Parental alienation – abusive “love”

Psychotherapists refer to parental alienation as a conscious or unconscious action that interferes with the relationship between the child and the other parent due to an inappropriate attitude of one or both parents as their relationship is falling apart. Such behavior is also referred to as emotional abuse because it puts the child in a situation that exceeds their ability to handle it, having a destructive effect on their ties with the other parent. Limiting physical contact with one of the carers is the most frequently encountered and most visible form of alienation. Manipulating the child’s feelings, emotional blackmail, discrediting the other parent and putting them in a bad light, convincing the child that the other parent doesn’t love them – these forms of abuse are less apparent but equally destructive to the child’s psychology. Often, the parent presents themselves as the child’s friend and confidant, sharing information that prevents the child from seeing the other parent as good and caring for them.

The good parent and the bad parent

For the child, the breakup of their parents’ marriage is a trauma – an experience that cannot be handled alone. In such a situation, the child’s dominant, unconscious desire is to keep the world that they have known so far, in which both parents lived with them and cared about them. As the parents break up, this world falls apart. To survive under such circumstances, the child resorts to a defense mechanism known as fission. Two parallel worlds are created in the child’s mind – the good and the bad, equivalent to two parental figures. The former is the equivalent of the world of the parent, to whom the child sends only positive impulses – in the child’s experience, it is good and safe. The latter is the world of the alienated parent – bad, hostile, and rejected.

“For his own good”

Anna (42) visited a therapist to discuss the problems of her son, Kacper, 8, whose behavior has changed several months ago – he is often downcast, reluctant to play, and often finds it difficult to fall asleep. Anna declares that these problems started right after her husband moved out of the house. Most meetings, however, were not dedicated to the child’s difficulties but her stories, in which she presented herself as the harmed victim. At the same time, her husband was depicted as an incarnation of evil. During the subsequent consultations, it became increasingly clear that the patient used alienation, considering it something good for the child. She did not see that her behavior harmed the boy, distorting his relationship with his father and deepening the split in the world of his experiences. “I believe that, even though Kacper is a small boy, he should know the truth about his father. I want him to know how his father has treated me. The sooner he can see through him, the better. I will spare him the disappointment because his father will probably abandon him soon as well. Our son has refused to visit him lately. I decided I wouldn’t encourage him to do it, and I’m not really surprised. After he’s moved out, Kacper has the right to refuse to contact him.”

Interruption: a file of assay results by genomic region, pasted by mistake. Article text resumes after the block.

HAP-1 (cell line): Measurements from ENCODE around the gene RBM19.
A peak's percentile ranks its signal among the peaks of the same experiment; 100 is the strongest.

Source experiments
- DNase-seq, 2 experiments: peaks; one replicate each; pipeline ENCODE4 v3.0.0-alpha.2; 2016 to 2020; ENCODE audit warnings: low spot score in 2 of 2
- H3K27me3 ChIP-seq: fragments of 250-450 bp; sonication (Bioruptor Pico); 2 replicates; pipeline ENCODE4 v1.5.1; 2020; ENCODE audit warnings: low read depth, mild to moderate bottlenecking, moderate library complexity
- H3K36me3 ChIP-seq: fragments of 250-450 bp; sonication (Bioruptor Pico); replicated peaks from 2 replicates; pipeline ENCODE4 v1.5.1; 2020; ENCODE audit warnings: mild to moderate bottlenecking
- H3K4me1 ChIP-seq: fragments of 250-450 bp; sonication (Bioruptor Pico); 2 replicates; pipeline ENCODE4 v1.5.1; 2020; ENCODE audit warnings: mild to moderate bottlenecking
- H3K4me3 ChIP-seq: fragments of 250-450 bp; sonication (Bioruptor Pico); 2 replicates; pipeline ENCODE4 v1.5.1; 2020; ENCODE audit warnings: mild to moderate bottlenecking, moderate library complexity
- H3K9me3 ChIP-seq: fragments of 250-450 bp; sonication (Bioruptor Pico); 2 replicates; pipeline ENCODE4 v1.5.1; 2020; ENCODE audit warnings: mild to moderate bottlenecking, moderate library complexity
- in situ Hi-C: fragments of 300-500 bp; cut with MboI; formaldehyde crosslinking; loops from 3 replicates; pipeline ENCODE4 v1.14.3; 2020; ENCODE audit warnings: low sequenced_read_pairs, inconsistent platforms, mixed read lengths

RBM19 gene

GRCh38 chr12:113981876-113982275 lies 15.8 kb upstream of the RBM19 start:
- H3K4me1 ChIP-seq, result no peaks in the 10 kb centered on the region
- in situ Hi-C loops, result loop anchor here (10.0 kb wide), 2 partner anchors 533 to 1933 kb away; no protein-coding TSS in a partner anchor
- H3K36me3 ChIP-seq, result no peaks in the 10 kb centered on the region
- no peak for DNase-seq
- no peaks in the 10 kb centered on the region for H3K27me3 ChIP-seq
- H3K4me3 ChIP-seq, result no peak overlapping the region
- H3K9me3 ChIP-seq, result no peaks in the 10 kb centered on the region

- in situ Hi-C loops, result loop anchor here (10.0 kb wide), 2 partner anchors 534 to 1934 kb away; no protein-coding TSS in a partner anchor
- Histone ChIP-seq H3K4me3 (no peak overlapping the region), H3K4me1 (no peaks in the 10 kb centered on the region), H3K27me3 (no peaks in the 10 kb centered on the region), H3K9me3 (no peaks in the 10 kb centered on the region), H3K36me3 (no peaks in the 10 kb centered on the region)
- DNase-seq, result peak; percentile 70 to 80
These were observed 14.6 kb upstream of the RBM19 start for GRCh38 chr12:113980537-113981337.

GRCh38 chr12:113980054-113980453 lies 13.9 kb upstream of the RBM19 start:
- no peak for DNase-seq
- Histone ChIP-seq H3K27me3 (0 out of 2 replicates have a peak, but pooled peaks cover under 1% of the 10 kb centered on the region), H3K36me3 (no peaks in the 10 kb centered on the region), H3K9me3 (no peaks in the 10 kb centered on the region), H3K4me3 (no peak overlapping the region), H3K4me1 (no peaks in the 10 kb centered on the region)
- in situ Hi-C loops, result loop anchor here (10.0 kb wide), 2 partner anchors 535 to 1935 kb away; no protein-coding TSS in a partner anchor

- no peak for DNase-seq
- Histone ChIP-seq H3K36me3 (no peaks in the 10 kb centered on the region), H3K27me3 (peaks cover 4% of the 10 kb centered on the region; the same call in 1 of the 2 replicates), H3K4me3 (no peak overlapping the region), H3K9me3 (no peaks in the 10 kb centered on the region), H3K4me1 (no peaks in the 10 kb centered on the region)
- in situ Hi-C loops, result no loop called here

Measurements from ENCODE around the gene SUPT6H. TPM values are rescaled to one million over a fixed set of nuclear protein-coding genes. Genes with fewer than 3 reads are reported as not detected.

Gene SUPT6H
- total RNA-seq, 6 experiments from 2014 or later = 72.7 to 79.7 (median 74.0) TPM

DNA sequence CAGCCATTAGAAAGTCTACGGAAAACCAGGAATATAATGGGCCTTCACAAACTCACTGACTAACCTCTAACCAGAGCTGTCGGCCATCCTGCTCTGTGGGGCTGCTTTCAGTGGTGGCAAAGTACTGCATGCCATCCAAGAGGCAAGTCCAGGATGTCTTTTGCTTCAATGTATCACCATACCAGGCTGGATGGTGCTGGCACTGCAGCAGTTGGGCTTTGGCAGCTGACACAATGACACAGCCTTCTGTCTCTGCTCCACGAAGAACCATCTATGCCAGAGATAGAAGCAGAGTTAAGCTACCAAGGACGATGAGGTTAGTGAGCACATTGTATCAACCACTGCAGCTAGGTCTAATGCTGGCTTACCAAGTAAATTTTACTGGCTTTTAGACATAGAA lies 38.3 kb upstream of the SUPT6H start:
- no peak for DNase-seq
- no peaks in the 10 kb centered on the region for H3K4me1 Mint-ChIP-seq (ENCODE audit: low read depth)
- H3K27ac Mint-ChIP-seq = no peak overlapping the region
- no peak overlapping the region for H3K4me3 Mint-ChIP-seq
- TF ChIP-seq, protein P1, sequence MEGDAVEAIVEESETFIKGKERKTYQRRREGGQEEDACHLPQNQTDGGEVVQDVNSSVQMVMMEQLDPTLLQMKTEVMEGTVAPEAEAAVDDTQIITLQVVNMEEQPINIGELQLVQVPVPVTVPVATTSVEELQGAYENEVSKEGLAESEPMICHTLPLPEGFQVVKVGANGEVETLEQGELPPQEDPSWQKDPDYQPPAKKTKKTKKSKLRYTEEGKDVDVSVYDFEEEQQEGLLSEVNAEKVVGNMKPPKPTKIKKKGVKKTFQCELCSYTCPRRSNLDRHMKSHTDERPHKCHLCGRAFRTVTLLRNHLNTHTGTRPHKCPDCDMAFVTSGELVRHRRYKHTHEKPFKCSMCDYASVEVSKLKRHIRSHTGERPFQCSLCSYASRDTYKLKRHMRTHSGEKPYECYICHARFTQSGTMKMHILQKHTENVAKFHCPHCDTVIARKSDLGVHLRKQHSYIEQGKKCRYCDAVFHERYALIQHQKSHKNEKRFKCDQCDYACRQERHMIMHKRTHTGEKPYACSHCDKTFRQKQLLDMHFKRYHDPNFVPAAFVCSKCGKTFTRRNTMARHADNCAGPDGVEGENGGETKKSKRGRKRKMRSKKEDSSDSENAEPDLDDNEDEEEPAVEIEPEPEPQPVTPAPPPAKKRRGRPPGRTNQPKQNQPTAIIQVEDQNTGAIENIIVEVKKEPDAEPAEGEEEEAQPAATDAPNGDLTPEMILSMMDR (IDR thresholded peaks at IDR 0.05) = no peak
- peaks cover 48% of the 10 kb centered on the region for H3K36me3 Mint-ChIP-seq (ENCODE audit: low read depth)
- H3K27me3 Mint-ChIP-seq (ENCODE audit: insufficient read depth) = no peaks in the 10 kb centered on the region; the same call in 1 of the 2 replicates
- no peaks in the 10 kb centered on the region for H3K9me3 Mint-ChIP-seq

How do we respond?

Alienation is a form of emotional abuse of a child. Such a situation requires an experienced therapist’s intervention, sometimes also an environmental therapist or a social worker. The primary aim of the intervention is to help the child get through the experience of this internal conflict. An important aspect is the building of a safe space, in which this conflict can be revealed, and the extreme emotions towards the parents can be expressed. The child gets an opportunity to bring the split parts of their mind together only if it is possible to unblock the flow of healthy experience from the child to the rejected parent and from the parent to the child. Therefore, it is imperative to work with the alienated parent, who also becomes a therapist for the child. The parent is also involved in therapy to regain their lost place and, frequently, restore their faith in their own parenthood.

Author: Mirella Krzyżanowska

A psychotherapist, using the psychodynamic method, sociotherapist, psychosocial skills trainer. The main field of her work is the psychotherapy of adults and young people from the psychodynamic perspective. She gained professional experience by managing individual and group therapy in psychotherapeutic support centers, among other things, by managing sociotherapeutic groups based on original psychological prevention programs. She helps patients with personality disorders, mood disorders, anxiety disorders, and psychosomatic ailments. Her work is supervised regularly by certified PTP supervisors.

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